The identity of the aircraft was discovered to be D-7889, as this number was stenciled on the old cowlings. This makes it a genuine 1st war survivor, though no further history has yet been discovered of its service life, the RFC records unfortunately all being destroyed in the blitz. With the Shuttleworth F2b’s being post-1st World War aircraft, and the TFC F2b being based on an unidentifiable Weston-on-the-Green fuselage that appears to be post-war also, this makes it just one of two 1st war survivors, the other belonging to the Imperial War Museum.

Restoration

When finally all the parts we thought we could ever find were gathered together, the airframe parts were given to Skysport Engineering to restore, the sheet metal items and radiator being undertaken at our own facility at Westfield, and the wings going back to the Shuttleworth Collection for restoration. During this process we were able to use just about 100% of the metal parts except, sadly, the cowlings which were too corroded, although the brass latches were reused (the original panels have been kept as the all important identity is on these parts). The wings were in perfect condition, though we re-glued most of the critical wooden joints.

Due to other commitments, the airframe restoration dragged on for some years, but was finally finished in 1999.

Meanwhile it was found that the engine had some major problems including a smashed camshaft tunnel, seized and broken pistons and much besides. Even the reduction gear casing was cracked, suggesting that the engine was the victim of an accident. Over the years many new parts had to be made or found, but finally we were able to re-assemble the engine. The ‘bottom end’ was done by Vintec, and the rest was undertaken in our own facility at Westfield.

Finally the airframe was moved from Duxford where it has been in store whilst the engine was being completed, back to Skysport to have the engine installed and the aircraft prepared for flight.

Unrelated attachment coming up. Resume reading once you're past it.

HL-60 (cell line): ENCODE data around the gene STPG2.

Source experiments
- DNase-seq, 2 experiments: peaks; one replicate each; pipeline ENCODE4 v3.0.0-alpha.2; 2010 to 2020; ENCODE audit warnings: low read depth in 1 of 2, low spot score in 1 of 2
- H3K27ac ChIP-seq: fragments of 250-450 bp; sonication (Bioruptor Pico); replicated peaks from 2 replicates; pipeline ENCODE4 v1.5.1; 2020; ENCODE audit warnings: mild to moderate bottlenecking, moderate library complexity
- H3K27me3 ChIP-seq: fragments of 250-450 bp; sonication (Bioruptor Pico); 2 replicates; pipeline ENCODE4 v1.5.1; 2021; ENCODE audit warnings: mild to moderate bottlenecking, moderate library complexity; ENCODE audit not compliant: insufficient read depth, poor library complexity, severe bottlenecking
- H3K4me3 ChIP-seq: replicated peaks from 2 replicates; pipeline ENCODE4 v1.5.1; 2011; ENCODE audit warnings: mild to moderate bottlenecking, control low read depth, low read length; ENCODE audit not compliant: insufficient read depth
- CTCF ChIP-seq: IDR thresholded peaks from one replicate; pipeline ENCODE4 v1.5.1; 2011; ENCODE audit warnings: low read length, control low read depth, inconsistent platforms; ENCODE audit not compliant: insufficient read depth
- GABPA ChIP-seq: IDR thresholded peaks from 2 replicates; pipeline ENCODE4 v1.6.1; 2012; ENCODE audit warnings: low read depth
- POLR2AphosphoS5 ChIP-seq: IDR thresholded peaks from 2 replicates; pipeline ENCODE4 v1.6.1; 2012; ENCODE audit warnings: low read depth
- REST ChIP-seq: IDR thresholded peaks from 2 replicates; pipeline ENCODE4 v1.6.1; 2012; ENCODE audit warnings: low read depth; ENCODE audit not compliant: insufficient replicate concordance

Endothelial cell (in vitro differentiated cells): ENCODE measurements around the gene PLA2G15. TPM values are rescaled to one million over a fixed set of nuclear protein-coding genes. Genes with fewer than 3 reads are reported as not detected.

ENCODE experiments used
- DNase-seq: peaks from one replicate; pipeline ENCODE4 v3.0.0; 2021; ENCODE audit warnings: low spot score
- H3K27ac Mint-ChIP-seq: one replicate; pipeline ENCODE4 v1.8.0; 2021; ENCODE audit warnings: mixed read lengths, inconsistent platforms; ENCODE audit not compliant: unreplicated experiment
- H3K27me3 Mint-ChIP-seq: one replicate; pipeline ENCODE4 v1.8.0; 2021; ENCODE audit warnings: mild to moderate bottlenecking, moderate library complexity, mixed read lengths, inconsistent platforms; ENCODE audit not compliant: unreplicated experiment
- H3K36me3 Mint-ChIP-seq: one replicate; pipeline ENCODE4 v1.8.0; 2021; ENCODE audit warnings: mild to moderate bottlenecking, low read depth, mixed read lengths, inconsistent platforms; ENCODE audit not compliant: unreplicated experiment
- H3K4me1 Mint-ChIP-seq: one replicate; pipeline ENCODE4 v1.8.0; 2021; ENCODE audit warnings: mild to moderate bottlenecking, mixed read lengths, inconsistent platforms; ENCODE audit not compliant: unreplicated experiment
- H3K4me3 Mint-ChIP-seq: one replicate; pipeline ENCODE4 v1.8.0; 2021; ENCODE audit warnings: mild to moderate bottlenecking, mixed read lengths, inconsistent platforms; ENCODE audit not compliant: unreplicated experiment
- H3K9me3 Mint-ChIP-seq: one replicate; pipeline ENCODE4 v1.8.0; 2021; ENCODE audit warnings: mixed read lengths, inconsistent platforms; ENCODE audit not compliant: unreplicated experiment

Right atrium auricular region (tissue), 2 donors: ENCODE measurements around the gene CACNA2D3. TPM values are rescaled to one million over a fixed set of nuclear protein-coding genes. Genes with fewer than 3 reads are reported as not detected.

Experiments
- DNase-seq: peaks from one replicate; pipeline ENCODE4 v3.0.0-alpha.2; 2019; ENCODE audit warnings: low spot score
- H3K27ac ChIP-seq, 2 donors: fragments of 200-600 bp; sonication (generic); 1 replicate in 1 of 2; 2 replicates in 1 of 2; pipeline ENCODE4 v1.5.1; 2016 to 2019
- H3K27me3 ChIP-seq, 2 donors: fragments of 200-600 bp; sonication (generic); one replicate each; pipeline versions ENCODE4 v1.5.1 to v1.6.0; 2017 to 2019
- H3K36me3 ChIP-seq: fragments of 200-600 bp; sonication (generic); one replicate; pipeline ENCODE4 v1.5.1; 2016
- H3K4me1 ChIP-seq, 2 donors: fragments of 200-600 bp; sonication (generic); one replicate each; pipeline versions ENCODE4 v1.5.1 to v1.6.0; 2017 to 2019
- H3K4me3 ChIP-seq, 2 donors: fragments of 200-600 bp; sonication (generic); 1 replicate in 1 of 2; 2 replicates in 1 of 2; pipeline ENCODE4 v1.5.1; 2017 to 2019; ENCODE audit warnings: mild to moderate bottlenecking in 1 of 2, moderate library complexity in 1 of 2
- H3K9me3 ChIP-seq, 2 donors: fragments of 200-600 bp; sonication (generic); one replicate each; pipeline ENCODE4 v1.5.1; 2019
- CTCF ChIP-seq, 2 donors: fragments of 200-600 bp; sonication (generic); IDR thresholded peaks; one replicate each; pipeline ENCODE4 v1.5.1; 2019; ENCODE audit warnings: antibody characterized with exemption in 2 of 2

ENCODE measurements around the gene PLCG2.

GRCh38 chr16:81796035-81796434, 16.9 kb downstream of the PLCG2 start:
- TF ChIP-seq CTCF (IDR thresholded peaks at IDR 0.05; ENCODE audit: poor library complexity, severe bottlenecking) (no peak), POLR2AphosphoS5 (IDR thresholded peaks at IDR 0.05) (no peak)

The first post restoration flight took place on the 25th May 2006 with Stuart Goldspink at the Controls.

At the end of 2006, Bristol Fighter (G-AANM, D-7889) was exchanged with the Canada Aviation Museum’s duplicate Heinkel 162 (Wk. nr. 120076, Air Ministry 59, RAF serial VH-523). The Bristol arrived in Canada in early December.

The exchange also included rare aero engines which will enable Aero Vintage to complete restoration work. In the package is an extremely scarce Siddeley Puma in excellent condition, now destined for their DH9 (E-8894, G-CDLI), which is to be made airworthy.

Guy Black said - “It was a major wrench to lose the Bristol, but to enable the DH9 to fly we badly needed a Puma. I also like serious engineering challenges, and this rather quirky aircraft has always held a fascination for me. It is in fantastic condition and totally complete; with modern technology the aircraft’s weaknesses - poor brakes, low engine power and bad fuel economy can surely be resolved. In the meantime it will be placed in storage pending a decision on its future”.

 

Bristol F2b

Wing Span : 39 ft 3 in (11.96 m).
Length : 25 ft 10 in (7.87 m).
Height : 9 ft 9 in (2.97 m).
Power-plant : Rolls-Royce Falcon III, 12 cylinder, liquid cooled inline V, 270 hp.
Weight : 2,779 lb (1,261 kg).
Maximum Speed : 123 mph (198 km/h).
Service Ceiling : 221,500 ft (6,553 m).
Range : 3 hours endurance.
Armament : 1 Vickers machine gun, synchronized,
forward firing 2-3 Lewis machine guns on a scarf ring, rear cockpit.
Bomb load : 240lb (108.9 kg).